The story of a woman who goes through life in the Wild West disguised as a man, THE BALLAD OF LITTLE JO coolly subverts the traditionally macho western by turning established gender roles upside down.
1866. Josephine Monaghan (Suzy Amis), a young New Yorker, is thrown out by her father after she gives birth to an illegitimate son, who is placed in the care of her sister Helen (Jenny Lynch). While journeying West, she is befriended by an elderly travelling salesman, who unbeknownst to her
contracts to sell her favours to two soldiers. Jo flees, the soldiers kill the salesman and give chase, but she escapes. However, when she tries to replace her torn dress, she can only find men's clothes. Jo decides to cut her hair, slashes her face with a razor to leave an impressive scar, and
thereafter passes as a man.
Jo arrives in Ruby City, a prospecting town, where her androgyny draws some attention, but her independent streak and low voice seem convincing. The mine superintendent, Percy Corcoran (Ian McKellen), tells her about a job and offers her a room. They become friendly, but when a prostitute comes
to town and Percy attacks her, a disillusioned Jo leaves to take a job tending sheep in the hills for Frank Badger (Bo Hopkins). That winter Jo meets a family of Russian homesteaders and learns to shoot. When she returns to town, there is a letter from her sister, which Percy has opened, thereby
discovering Jo's secret. After a failed rape attempt, Percy blackmails her into financing his move out of town.
Five years later, Jo buys a homestead and becomes a sheep rancher. On a trip to town she saves Tinman Wong (David Chung), a Chinese man looking for work, from a hanging. When the townsmen insist Jo take the man on as help, she reluctantly has him cook and sew for her. He soon reveals that he
knows she is a woman, and they become lovers. When Jo learns the Russian homesteaders have been slaughtered by cattle ranchers who want to buy up the land, she decides to sell her property. But Tinman and Jo's neighbor Frank object to the idea of selling out. When a cattle ranch manager (Anthony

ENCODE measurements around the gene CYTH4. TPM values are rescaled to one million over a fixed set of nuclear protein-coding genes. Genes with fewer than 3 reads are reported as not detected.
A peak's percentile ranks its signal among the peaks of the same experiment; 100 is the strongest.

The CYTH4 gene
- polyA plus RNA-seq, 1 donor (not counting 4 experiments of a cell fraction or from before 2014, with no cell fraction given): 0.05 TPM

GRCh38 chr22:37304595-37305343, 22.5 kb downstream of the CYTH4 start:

Heald) comes out with a contract, Jo backs out of the deal and asks the cattleman if his wife knows how many people he's had killed. Frank and Jo are subsequently ambushed going to vote in the town's first elections, and in the fracas Jo kills two men.
Many years later, after Tinman has died, Jo becomes sick and dies. Frank discovers her body and takes it into town for burial. When the undertaker prepares the corpse, he discovers the truth, and the amazed townsfolk run in to see for themselves. Frank searches through her belongings until he
comes across the letters from Helen and her full story is made public.
Though the screenplay is based on the life of a real person, there are nonetheless moments when the basic premise seems stretched very thin, especially given Amis' fine-boned features. But writer-director Maggie Greenwald uses that androgyny to her advantage, turning Jo's gender into a
suspenseful, life-threatening secret that must be guarded at all costs--a trick that Amis' tough, bluffing character pulls off remarkably well. The lesson here is not just that life was tough for women in the old West, but that it was a brutal, racist place for any outsider.
The most interesting element, and the one where the issue of gender is most easily explored, is the romance between the two outsiders, Jo and Tinman. The shifting balance of power between the two, as their relationship develops from the (apparently) male master and servant, to the (secretly)
female mistress and servant, to lovers, is not simply a straight reversal. Even as they are equals in love, their social roles are determined by the masquerade they must maintain, fixed by the racial and gender hierarchies of the day. (Nudity, violence, adult situations.)
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- Released: 1993
- Rating: R
- Review: The story of a woman who goes through life in the Wild West disguised as a man, THE BALLAD OF LITTLE JO coolly subverts the traditionally macho western by turning established gender roles upside down. 1866. Josephine Monaghan (Suzy Amis), a young New Yo… (more)